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77 l
77 HlS’l-CRY.
77 GRICULTURAL and Mechanical Colleges in the United States
78  ‘ A owe their origin to an act of Congress, entitled M An Act Donating
84 Public Lands to the several States and Territories which may provide
85 Colleges for the benefit of Agriculture and the Mechanic Arts," approved
85 , ]uly z, 1862. The amount of land donated was 30,000 acres for each `
98 ‘ representative in the National Congress. Under this allotment Kentucky
98 I received 33,0,000 acres. Several years elapsed before the Common-
98 ` wealth established an Agricultural and Mechanical College under the _
99   act, When established it was not placed upon an independent basis,
:00 _ but was made one of the Colleges of Kentucky University, to which
:01 institution the annual interest of the proceeds of the Congressional land
101 , grant was to be given for the purpose of carrying on its operations.
101 _ The land—scrip had meanwhile been sold for fifty cents per acre, and
102  , the amount received-$165,000-invested in six per cent Kentucky
104 State bonds, of which the State became custodian in trust for the
104 ‘ College.
104 ` The connection with Kentucky University continued till 1878, when
104 the act of 1865, making it one of the Colleges of said University, was
105 repealed, and a Commission was appointed to recommend to the Legis-
106 latnre of 1879-80 a plan of organization for an institution, including
107 an Agricultural and Mechanical Colleges, such as the necessities of the
Commonwealth required. The city of Lexington offered to the Com-
mission (which was also authorized to recommend to the General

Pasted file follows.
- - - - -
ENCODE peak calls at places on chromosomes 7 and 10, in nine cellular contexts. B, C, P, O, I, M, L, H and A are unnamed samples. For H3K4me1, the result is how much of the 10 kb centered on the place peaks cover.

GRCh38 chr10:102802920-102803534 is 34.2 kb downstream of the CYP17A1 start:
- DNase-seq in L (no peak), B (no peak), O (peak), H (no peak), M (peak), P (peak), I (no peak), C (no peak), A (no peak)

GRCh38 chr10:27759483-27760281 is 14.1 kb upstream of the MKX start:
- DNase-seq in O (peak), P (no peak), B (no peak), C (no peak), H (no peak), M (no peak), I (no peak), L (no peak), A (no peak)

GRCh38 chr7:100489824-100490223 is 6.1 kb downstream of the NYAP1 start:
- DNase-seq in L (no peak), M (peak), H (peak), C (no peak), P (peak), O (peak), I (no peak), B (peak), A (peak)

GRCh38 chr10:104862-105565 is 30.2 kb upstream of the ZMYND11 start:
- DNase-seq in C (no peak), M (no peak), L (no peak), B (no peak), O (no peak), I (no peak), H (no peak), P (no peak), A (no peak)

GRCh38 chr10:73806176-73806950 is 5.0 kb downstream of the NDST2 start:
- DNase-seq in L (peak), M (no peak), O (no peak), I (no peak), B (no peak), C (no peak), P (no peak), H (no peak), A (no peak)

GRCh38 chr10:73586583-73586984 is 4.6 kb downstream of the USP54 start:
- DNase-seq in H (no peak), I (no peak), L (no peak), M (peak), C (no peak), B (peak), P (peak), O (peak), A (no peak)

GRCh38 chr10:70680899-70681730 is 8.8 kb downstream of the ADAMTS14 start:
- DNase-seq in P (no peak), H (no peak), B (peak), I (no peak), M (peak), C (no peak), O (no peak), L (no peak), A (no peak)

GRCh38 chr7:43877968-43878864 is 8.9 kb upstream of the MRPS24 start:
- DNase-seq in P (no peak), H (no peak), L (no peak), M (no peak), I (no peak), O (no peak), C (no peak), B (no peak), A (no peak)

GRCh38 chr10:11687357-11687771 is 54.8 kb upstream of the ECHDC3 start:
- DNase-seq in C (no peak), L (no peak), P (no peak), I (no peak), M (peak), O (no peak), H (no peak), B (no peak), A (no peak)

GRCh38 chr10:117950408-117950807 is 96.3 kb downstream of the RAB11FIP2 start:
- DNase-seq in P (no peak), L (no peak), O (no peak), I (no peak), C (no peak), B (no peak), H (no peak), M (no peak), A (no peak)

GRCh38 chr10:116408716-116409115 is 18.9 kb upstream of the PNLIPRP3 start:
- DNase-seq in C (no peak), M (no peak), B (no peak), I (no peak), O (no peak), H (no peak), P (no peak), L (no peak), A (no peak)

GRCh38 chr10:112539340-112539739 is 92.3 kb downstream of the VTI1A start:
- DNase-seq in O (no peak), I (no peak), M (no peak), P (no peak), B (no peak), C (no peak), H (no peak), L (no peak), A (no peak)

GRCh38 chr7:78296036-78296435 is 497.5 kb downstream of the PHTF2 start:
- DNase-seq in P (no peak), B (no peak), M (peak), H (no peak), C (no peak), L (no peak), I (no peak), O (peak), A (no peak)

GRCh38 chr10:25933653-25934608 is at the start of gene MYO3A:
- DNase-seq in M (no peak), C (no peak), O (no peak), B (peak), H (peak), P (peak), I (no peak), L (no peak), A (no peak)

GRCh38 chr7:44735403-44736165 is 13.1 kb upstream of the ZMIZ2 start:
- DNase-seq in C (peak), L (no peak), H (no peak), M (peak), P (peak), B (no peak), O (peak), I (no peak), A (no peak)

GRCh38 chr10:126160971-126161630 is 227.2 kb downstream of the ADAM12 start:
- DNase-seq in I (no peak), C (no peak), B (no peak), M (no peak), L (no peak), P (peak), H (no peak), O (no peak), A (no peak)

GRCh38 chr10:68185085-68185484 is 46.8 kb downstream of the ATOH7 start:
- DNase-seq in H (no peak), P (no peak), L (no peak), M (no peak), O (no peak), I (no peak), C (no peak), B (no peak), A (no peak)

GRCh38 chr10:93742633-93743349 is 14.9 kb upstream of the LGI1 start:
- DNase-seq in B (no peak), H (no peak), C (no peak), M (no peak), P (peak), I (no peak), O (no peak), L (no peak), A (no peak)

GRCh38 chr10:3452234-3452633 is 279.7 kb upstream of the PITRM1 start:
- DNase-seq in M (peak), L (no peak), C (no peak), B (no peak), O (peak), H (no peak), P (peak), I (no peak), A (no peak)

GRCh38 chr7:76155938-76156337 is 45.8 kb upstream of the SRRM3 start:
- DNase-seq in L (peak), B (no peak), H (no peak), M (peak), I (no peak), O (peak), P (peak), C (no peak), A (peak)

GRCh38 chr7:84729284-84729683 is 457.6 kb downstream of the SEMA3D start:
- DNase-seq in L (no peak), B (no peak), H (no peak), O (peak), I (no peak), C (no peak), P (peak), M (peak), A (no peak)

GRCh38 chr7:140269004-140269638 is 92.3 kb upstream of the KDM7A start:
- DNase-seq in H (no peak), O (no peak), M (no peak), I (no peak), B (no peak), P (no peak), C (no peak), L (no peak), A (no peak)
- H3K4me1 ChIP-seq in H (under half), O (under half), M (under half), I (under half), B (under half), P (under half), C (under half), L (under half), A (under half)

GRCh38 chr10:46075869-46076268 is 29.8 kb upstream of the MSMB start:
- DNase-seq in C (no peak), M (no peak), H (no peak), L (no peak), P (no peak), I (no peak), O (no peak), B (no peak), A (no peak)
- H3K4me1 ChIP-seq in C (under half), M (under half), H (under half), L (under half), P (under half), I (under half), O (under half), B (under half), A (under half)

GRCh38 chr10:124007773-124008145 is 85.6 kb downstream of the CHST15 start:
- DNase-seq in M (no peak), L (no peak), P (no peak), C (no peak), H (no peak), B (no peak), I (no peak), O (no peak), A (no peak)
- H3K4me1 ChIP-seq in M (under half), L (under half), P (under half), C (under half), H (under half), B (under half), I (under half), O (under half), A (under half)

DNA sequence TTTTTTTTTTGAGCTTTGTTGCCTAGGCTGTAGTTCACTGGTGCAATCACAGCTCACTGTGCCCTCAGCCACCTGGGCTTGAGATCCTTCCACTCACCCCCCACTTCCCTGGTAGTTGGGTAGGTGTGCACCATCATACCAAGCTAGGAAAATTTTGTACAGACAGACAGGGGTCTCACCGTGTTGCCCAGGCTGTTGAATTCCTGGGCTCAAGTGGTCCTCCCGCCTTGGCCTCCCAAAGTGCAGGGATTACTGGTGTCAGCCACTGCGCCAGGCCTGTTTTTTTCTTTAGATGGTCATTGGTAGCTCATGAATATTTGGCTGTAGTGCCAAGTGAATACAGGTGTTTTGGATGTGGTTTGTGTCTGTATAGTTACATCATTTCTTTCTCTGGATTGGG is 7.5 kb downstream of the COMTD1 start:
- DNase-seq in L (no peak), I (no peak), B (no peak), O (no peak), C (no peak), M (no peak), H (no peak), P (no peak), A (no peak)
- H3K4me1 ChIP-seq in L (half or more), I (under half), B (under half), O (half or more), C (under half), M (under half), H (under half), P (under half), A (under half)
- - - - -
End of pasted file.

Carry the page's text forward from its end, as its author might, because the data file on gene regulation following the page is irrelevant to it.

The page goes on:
4 Assembly the place which, all things considered, offered the best and
greatest inducements for the future and permanent location of the
_ College), the City Park. containing fifty-two acres of land, within the
limits of this city, and thirty thousand dollars in city bonds for the
  erection of buildings. This offer the county of Fayette supplemented
by twenty thousand dollars in county bonds, to be used either for the
V erection of buildings or for the purchase of land. The offers of the city
of Lexington and of the county of Fayette were accepted by the General
Assembly. V
By the act of incorporation, and the amendments thereto, consti-
tuting the charter of the Agricultural and Mechanical College of Kentucky,
liberal provision is made for educating, free of tuition, the energetic
young men of the Commonwealth whose means are limited. The
Normal Department, for which provision is also made, is intended to aid
in building up the Common School system by furnishing properly qual-
itied teachers. This College, with the additional departments which
will, from time to time, be opened as the means placed at the disposal
of the Trustees allow, will, it is hoped, in the not distant future, do a